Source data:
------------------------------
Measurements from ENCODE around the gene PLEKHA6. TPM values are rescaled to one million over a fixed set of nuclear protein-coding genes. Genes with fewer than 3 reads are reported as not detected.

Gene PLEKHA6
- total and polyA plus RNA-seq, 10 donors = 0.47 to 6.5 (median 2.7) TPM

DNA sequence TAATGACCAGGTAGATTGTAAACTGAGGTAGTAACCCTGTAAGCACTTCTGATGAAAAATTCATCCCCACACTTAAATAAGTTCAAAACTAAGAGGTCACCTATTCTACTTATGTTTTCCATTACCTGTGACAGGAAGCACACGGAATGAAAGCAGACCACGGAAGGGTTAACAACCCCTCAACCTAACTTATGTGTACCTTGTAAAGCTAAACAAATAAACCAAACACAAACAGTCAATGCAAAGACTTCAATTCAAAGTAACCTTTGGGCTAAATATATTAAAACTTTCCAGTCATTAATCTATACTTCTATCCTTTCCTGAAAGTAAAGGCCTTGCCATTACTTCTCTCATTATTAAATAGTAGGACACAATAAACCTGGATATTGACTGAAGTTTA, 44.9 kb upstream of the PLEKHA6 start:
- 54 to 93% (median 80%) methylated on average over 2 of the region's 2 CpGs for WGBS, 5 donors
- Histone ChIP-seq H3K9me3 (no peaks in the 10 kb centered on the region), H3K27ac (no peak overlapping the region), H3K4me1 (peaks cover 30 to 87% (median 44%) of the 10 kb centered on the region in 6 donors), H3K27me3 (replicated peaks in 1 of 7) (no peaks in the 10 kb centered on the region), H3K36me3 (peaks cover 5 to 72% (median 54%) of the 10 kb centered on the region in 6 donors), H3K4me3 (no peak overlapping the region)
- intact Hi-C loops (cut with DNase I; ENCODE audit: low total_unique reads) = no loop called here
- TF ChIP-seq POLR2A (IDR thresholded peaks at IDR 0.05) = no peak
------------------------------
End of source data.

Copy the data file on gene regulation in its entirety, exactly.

Measurements from ENCODE around the gene PLEKHA6. TPM values are rescaled to one million over a fixed set of nuclear protein-coding genes. Genes with fewer than 3 reads are reported as not detected.

Gene PLEKHA6
- total and polyA plus RNA-seq, 10 donors = 0.47 to 6.5 (median 2.7) TPM

DNA sequence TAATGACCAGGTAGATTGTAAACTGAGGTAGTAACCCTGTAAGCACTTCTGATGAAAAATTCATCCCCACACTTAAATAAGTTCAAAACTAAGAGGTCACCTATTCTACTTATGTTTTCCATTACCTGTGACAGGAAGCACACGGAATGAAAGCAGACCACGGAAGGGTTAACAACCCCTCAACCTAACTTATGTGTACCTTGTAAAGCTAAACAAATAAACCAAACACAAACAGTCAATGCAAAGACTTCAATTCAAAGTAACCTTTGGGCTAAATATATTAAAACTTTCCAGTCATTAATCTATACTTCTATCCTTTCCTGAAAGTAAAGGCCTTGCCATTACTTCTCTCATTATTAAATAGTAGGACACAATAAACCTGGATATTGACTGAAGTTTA, 44.9 kb upstream of the PLEKHA6 start:
- 54 to 93% (median 80%) methylated on average over 2 of the region's 2 CpGs for WGBS, 5 donors
- Histone ChIP-seq H3K9me3 (no peaks in the 10 kb centered on the region), H3K27ac (no peak overlapping the region), H3K4me1 (peaks cover 30 to 87% (median 44%) of the 10 kb centered on the region in 6 donors), H3K27me3 (replicated peaks in 1 of 7) (no peaks in the 10 kb centered on the region), H3K36me3 (peaks cover 5 to 72% (median 54%) of the 10 kb centered on the region in 6 donors), H3K4me3 (no peak overlapping the region)
- intact Hi-C loops (cut with DNase I; ENCODE audit: low total_unique reads) = no loop called here
- TF ChIP-seq POLR2A (IDR thresholded peaks at IDR 0.05) = no peak